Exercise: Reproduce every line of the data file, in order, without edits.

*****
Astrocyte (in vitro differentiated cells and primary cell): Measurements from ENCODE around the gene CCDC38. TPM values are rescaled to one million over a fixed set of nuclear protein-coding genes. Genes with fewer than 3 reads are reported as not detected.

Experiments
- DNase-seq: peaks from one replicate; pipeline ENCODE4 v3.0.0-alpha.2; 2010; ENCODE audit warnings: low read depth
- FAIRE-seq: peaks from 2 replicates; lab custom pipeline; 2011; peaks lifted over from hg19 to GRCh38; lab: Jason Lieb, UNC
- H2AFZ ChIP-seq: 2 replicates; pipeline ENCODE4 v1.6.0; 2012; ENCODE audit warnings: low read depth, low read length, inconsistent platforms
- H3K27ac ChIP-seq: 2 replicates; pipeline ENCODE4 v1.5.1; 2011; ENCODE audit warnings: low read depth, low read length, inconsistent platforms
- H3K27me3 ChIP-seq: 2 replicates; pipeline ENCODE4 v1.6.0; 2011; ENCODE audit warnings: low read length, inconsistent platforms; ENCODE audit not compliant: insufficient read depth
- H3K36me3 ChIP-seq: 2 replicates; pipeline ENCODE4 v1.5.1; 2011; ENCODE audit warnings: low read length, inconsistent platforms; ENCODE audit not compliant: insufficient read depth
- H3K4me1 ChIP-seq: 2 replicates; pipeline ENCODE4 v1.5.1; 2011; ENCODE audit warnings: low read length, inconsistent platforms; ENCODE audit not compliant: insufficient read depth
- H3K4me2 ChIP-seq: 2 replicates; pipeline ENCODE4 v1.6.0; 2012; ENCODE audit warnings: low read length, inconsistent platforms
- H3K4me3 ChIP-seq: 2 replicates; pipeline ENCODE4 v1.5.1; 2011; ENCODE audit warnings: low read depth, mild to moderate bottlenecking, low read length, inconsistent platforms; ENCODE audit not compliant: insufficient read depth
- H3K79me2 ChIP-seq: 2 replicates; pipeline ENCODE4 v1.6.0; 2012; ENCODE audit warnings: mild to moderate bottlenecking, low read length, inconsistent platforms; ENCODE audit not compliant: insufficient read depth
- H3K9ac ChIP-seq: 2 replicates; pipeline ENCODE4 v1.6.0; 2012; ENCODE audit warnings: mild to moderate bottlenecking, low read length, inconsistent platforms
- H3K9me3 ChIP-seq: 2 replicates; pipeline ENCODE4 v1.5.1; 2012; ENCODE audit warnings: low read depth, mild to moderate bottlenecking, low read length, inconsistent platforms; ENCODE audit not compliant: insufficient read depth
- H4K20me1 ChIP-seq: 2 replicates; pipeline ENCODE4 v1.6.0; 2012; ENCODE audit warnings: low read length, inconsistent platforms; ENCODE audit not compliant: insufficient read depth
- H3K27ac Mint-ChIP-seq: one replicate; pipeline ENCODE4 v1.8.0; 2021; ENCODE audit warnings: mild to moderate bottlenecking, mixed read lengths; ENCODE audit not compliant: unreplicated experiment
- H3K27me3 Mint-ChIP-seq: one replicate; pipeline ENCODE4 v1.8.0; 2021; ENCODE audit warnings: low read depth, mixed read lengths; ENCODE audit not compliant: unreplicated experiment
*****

Astrocyte (in vitro differentiated cells and primary cell): Measurements from ENCODE around the gene CCDC38. TPM values are rescaled to one million over a fixed set of nuclear protein-coding genes. Genes with fewer than 3 reads are reported as not detected.

Experiments
- DNase-seq: peaks from one replicate; pipeline ENCODE4 v3.0.0-alpha.2; 2010; ENCODE audit warnings: low read depth
- FAIRE-seq: peaks from 2 replicates; lab custom pipeline; 2011; peaks lifted over from hg19 to GRCh38; lab: Jason Lieb, UNC
- H2AFZ ChIP-seq: 2 replicates; pipeline ENCODE4 v1.6.0; 2012; ENCODE audit warnings: low read depth, low read length, inconsistent platforms
- H3K27ac ChIP-seq: 2 replicates; pipeline ENCODE4 v1.5.1; 2011; ENCODE audit warnings: low read depth, low read length, inconsistent platforms
- H3K27me3 ChIP-seq: 2 replicates; pipeline ENCODE4 v1.6.0; 2011; ENCODE audit warnings: low read length, inconsistent platforms; ENCODE audit not compliant: insufficient read depth
- H3K36me3 ChIP-seq: 2 replicates; pipeline ENCODE4 v1.5.1; 2011; ENCODE audit warnings: low read length, inconsistent platforms; ENCODE audit not compliant: insufficient read depth
- H3K4me1 ChIP-seq: 2 replicates; pipeline ENCODE4 v1.5.1; 2011; ENCODE audit warnings: low read length, inconsistent platforms; ENCODE audit not compliant: insufficient read depth
- H3K4me2 ChIP-seq: 2 replicates; pipeline ENCODE4 v1.6.0; 2012; ENCODE audit warnings: low read length, inconsistent platforms
- H3K4me3 ChIP-seq: 2 replicates; pipeline ENCODE4 v1.5.1; 2011; ENCODE audit warnings: low read depth, mild to moderate bottlenecking, low read length, inconsistent platforms; ENCODE audit not compliant: insufficient read depth
- H3K79me2 ChIP-seq: 2 replicates; pipeline ENCODE4 v1.6.0; 2012; ENCODE audit warnings: mild to moderate bottlenecking, low read length, inconsistent platforms; ENCODE audit not compliant: insufficient read depth
- H3K9ac ChIP-seq: 2 replicates; pipeline ENCODE4 v1.6.0; 2012; ENCODE audit warnings: mild to moderate bottlenecking, low read length, inconsistent platforms
- H3K9me3 ChIP-seq: 2 replicates; pipeline ENCODE4 v1.5.1; 2012; ENCODE audit warnings: low read depth, mild to moderate bottlenecking, low read length, inconsistent platforms; ENCODE audit not compliant: insufficient read depth
- H4K20me1 ChIP-seq: 2 replicates; pipeline ENCODE4 v1.6.0; 2012; ENCODE audit warnings: low read length, inconsistent platforms; ENCODE audit not compliant: insufficient read depth
- H3K27ac Mint-ChIP-seq: one replicate; pipeline ENCODE4 v1.8.0; 2021; ENCODE audit warnings: mild to moderate bottlenecking, mixed read lengths; ENCODE audit not compliant: unreplicated experiment
- H3K27me3 Mint-ChIP-seq: one replicate; pipeline ENCODE4 v1.8.0; 2021; ENCODE audit warnings: low read depth, mixed read lengths; ENCODE audit not compliant: unreplicated experiment